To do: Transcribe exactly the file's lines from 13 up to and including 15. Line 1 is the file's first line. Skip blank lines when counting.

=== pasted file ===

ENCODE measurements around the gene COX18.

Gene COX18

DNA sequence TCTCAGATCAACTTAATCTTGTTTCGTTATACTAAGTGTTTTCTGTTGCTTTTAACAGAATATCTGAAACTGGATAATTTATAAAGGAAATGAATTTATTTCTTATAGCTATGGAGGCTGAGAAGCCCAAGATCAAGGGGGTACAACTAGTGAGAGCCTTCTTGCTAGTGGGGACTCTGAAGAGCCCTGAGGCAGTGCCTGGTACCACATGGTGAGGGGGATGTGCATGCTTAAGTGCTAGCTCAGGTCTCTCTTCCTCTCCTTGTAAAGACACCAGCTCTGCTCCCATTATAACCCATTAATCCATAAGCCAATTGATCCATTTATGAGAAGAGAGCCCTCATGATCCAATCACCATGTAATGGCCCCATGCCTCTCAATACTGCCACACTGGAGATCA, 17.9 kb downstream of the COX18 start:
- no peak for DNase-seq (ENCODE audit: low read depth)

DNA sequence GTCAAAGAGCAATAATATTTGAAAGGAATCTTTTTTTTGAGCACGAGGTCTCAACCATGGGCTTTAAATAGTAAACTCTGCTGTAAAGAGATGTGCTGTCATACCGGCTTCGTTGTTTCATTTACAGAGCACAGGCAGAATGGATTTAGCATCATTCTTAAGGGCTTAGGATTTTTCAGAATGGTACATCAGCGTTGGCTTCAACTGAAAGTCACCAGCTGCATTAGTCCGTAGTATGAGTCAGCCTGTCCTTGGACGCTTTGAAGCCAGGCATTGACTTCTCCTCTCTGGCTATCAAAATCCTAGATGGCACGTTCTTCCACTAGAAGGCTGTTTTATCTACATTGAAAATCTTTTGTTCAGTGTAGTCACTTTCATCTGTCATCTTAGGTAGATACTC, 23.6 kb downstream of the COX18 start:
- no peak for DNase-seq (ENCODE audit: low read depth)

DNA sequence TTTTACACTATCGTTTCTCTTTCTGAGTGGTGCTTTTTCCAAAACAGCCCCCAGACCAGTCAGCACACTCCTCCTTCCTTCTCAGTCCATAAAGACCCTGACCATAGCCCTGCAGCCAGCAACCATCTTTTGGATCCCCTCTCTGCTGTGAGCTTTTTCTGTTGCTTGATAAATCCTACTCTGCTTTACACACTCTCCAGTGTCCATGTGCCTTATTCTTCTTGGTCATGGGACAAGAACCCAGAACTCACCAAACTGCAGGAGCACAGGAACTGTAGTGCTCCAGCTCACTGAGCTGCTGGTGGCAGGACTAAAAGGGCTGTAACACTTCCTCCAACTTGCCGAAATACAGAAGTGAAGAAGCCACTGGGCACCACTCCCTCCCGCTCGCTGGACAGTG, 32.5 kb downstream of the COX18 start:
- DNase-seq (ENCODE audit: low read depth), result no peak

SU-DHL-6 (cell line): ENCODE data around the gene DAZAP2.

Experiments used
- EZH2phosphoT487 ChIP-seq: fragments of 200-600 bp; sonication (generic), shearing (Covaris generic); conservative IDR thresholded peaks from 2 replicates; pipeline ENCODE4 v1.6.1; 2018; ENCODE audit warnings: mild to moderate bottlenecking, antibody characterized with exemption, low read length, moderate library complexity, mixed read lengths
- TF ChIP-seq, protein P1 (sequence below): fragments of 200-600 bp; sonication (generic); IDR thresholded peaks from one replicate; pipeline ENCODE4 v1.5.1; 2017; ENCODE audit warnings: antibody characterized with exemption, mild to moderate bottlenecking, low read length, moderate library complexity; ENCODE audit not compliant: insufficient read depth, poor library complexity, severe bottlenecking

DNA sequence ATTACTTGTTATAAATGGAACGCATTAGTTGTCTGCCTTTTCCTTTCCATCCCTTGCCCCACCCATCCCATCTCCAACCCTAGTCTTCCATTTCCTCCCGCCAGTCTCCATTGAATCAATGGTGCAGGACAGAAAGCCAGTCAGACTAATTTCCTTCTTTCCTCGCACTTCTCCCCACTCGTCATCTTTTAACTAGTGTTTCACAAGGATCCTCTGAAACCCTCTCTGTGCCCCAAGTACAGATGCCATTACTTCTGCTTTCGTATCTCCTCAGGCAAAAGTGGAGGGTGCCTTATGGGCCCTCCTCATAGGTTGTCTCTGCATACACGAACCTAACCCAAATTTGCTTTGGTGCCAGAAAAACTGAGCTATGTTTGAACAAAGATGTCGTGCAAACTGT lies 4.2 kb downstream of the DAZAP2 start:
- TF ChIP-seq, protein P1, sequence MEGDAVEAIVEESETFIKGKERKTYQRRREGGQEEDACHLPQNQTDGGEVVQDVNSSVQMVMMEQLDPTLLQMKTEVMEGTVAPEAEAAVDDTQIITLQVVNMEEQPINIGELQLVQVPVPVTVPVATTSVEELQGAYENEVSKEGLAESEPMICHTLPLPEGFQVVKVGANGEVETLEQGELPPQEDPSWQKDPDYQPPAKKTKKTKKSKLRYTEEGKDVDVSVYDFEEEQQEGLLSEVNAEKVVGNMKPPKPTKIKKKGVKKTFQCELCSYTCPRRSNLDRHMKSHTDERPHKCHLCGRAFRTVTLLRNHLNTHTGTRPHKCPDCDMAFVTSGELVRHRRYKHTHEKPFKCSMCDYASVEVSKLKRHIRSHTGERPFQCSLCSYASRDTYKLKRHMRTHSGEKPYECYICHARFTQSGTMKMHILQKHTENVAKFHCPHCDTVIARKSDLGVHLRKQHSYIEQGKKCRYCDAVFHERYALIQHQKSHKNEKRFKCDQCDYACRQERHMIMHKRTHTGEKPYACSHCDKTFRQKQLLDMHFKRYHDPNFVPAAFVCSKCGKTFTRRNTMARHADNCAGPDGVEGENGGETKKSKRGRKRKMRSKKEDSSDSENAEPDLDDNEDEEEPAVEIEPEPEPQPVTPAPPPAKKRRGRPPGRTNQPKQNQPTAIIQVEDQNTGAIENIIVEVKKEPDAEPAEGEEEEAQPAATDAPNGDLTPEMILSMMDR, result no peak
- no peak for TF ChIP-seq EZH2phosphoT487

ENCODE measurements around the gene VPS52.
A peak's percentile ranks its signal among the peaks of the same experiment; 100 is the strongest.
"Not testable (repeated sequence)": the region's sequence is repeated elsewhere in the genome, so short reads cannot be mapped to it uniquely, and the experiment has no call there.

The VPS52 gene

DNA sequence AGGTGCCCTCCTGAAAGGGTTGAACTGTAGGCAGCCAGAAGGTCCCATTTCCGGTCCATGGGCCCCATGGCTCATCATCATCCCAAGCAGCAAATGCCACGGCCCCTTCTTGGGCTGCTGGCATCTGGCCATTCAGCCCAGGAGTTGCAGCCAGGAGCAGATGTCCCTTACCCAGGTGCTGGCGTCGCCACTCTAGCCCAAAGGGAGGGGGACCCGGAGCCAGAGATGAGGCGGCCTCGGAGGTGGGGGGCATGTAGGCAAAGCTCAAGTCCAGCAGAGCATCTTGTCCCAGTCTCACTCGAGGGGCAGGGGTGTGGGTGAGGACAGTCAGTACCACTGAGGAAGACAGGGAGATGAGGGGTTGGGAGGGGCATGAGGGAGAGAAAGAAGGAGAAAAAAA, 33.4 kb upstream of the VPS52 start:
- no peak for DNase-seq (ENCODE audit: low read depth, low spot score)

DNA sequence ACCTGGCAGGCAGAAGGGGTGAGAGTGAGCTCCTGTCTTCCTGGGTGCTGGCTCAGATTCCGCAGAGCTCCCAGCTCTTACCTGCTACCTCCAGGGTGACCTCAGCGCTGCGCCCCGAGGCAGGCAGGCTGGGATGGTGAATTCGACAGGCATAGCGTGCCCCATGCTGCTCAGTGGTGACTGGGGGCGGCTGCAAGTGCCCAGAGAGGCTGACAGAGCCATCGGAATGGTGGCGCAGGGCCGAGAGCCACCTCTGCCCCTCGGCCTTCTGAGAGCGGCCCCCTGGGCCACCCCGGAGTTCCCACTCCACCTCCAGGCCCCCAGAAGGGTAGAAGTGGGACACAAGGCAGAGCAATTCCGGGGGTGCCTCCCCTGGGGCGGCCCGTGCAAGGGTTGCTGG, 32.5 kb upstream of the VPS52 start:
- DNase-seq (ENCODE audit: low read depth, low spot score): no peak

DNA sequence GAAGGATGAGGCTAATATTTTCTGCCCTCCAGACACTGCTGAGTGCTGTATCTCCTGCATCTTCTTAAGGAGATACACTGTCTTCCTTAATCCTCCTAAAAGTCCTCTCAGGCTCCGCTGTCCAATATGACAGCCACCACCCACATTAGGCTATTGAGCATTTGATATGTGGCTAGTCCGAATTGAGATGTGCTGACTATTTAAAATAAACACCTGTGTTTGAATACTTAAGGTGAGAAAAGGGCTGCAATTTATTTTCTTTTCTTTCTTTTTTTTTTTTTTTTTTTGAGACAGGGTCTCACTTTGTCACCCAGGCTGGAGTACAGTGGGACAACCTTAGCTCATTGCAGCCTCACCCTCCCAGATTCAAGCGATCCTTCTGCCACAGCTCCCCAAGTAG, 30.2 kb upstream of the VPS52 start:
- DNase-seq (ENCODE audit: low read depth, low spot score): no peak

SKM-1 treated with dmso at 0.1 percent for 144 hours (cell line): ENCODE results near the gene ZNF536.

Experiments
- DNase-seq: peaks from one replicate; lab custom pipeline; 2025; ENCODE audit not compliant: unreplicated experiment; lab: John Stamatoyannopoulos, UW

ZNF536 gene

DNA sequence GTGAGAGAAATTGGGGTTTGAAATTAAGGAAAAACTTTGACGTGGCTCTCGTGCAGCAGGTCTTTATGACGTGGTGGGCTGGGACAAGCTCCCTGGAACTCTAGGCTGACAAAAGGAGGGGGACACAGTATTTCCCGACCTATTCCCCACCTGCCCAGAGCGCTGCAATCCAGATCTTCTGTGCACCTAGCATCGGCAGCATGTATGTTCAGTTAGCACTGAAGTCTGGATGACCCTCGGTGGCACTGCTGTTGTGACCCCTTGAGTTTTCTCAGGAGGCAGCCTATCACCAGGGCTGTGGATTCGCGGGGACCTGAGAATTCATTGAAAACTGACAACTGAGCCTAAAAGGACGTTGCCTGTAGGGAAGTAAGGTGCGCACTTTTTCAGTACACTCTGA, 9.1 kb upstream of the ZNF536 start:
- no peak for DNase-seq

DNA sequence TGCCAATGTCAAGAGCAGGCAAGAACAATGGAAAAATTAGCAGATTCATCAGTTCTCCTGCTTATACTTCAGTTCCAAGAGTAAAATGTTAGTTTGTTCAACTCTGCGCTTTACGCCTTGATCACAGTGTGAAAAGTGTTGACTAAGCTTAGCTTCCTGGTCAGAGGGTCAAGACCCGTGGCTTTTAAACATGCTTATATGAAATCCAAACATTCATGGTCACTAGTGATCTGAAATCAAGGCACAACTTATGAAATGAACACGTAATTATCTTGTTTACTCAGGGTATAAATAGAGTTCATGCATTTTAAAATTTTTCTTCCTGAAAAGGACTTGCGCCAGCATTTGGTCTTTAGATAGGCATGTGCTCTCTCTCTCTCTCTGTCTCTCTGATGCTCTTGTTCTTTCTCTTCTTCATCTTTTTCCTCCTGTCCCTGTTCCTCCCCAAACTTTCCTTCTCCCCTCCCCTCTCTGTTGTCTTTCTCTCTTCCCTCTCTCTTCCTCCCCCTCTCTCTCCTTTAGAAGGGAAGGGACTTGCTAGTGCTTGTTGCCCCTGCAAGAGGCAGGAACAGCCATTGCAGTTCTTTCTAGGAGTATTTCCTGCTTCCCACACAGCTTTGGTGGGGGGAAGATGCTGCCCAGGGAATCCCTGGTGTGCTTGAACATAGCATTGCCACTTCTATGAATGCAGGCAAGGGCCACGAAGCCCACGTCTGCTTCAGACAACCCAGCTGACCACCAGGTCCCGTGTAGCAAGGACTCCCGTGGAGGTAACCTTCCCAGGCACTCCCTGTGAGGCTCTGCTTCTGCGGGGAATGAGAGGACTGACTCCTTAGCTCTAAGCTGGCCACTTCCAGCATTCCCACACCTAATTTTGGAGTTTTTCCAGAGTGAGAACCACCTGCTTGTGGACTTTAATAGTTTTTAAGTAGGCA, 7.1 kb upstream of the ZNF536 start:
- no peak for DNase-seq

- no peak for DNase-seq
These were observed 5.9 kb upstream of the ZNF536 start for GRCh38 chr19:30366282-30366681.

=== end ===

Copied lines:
DNA sequence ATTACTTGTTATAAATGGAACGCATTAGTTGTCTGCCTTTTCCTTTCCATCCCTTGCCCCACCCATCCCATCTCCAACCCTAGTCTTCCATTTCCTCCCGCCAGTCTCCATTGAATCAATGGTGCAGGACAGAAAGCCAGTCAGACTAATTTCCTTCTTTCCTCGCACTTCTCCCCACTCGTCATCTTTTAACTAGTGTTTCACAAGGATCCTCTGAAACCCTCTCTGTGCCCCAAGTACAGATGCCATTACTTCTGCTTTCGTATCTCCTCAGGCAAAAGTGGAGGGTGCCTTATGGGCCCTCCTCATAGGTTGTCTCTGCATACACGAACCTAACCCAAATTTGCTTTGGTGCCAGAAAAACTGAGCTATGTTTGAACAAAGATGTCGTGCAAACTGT lies 4.2 kb downstream of the DAZAP2 start:
- TF ChIP-seq, protein P1, sequence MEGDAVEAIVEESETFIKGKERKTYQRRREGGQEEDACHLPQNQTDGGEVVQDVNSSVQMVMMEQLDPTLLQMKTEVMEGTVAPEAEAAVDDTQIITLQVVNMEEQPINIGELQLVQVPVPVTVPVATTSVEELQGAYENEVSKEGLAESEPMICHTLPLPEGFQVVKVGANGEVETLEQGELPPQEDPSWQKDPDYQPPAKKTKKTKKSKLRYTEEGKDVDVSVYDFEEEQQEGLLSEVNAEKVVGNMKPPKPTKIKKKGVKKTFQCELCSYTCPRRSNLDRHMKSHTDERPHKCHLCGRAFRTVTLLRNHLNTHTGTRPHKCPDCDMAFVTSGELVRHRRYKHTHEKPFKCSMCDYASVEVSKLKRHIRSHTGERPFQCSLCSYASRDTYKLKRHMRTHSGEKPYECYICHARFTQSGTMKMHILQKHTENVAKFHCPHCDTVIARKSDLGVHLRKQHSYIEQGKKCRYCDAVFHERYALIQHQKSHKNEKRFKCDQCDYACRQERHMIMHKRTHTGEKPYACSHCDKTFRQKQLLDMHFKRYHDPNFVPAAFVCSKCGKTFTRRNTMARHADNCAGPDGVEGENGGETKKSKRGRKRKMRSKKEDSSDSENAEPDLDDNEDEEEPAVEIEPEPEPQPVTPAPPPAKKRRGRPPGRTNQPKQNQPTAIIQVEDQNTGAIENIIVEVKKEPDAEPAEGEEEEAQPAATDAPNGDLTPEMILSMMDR, result no peak
- no peak for TF ChIP-seq EZH2phosphoT487